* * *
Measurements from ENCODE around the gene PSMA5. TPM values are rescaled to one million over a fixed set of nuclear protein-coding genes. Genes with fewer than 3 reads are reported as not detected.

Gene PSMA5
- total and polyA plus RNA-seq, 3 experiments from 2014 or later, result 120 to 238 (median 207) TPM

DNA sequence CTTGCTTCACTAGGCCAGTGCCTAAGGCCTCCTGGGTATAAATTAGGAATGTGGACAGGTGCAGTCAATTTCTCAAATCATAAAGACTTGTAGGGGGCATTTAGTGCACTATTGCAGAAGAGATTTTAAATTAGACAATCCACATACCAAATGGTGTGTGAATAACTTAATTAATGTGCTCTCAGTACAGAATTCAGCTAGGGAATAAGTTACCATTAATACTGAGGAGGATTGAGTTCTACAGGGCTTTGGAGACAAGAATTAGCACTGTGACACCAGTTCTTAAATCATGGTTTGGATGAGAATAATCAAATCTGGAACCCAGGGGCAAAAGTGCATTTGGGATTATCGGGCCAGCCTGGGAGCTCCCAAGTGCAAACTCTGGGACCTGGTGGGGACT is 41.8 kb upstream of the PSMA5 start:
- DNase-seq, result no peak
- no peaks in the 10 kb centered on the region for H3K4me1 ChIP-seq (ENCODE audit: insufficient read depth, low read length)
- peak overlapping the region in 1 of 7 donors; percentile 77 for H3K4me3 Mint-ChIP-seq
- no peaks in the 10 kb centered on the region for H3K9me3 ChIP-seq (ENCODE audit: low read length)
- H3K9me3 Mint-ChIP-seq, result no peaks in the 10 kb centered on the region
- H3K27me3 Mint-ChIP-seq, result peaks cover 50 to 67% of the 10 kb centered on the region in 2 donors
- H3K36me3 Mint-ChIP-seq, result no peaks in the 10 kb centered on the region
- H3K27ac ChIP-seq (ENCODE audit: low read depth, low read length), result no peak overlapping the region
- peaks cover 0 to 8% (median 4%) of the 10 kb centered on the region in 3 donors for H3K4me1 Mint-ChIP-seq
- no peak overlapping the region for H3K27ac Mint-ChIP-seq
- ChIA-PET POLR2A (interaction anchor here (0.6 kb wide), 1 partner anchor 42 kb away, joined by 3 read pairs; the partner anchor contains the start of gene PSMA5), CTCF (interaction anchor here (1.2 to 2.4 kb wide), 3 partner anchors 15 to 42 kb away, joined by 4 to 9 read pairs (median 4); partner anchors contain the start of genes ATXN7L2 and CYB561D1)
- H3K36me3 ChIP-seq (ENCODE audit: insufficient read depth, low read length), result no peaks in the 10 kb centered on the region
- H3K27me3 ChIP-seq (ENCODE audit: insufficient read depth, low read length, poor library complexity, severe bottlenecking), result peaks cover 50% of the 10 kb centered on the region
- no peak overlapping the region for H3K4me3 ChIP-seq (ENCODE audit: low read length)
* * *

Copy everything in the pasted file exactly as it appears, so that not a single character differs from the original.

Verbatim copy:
Measurements from ENCODE around the gene PSMA5. TPM values are rescaled to one million over a fixed set of nuclear protein-coding genes. Genes with fewer than 3 reads are reported as not detected.

Gene PSMA5
- total and polyA plus RNA-seq, 3 experiments from 2014 or later, result 120 to 238 (median 207) TPM

DNA sequence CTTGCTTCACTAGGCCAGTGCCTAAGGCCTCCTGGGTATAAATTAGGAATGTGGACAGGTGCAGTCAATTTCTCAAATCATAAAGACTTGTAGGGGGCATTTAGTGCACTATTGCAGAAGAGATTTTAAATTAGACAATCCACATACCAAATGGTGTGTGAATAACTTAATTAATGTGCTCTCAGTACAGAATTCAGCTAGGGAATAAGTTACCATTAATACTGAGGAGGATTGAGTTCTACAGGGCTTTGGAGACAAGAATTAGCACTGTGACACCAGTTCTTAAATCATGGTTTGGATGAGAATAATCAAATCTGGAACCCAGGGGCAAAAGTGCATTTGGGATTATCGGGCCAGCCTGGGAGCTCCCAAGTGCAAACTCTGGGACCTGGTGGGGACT is 41.8 kb upstream of the PSMA5 start:
- DNase-seq, result no peak
- no peaks in the 10 kb centered on the region for H3K4me1 ChIP-seq (ENCODE audit: insufficient read depth, low read length)
- peak overlapping the region in 1 of 7 donors; percentile 77 for H3K4me3 Mint-ChIP-seq
- no peaks in the 10 kb centered on the region for H3K9me3 ChIP-seq (ENCODE audit: low read length)
- H3K9me3 Mint-ChIP-seq, result no peaks in the 10 kb centered on the region
- H3K27me3 Mint-ChIP-seq, result peaks cover 50 to 67% of the 10 kb centered on the region in 2 donors
- H3K36me3 Mint-ChIP-seq, result no peaks in the 10 kb centered on the region
- H3K27ac ChIP-seq (ENCODE audit: low read depth, low read length), result no peak overlapping the region
- peaks cover 0 to 8% (median 4%) of the 10 kb centered on the region in 3 donors for H3K4me1 Mint-ChIP-seq
- no peak overlapping the region for H3K27ac Mint-ChIP-seq
- ChIA-PET POLR2A (interaction anchor here (0.6 kb wide), 1 partner anchor 42 kb away, joined by 3 read pairs; the partner anchor contains the start of gene PSMA5), CTCF (interaction anchor here (1.2 to 2.4 kb wide), 3 partner anchors 15 to 42 kb away, joined by 4 to 9 read pairs (median 4); partner anchors contain the start of genes ATXN7L2 and CYB561D1)
- H3K36me3 ChIP-seq (ENCODE audit: insufficient read depth, low read length), result no peaks in the 10 kb centered on the region
- H3K27me3 ChIP-seq (ENCODE audit: insufficient read depth, low read length, poor library complexity, severe bottlenecking), result peaks cover 50% of the 10 kb centered on the region
- no peak overlapping the region for H3K4me3 ChIP-seq (ENCODE audit: low read length)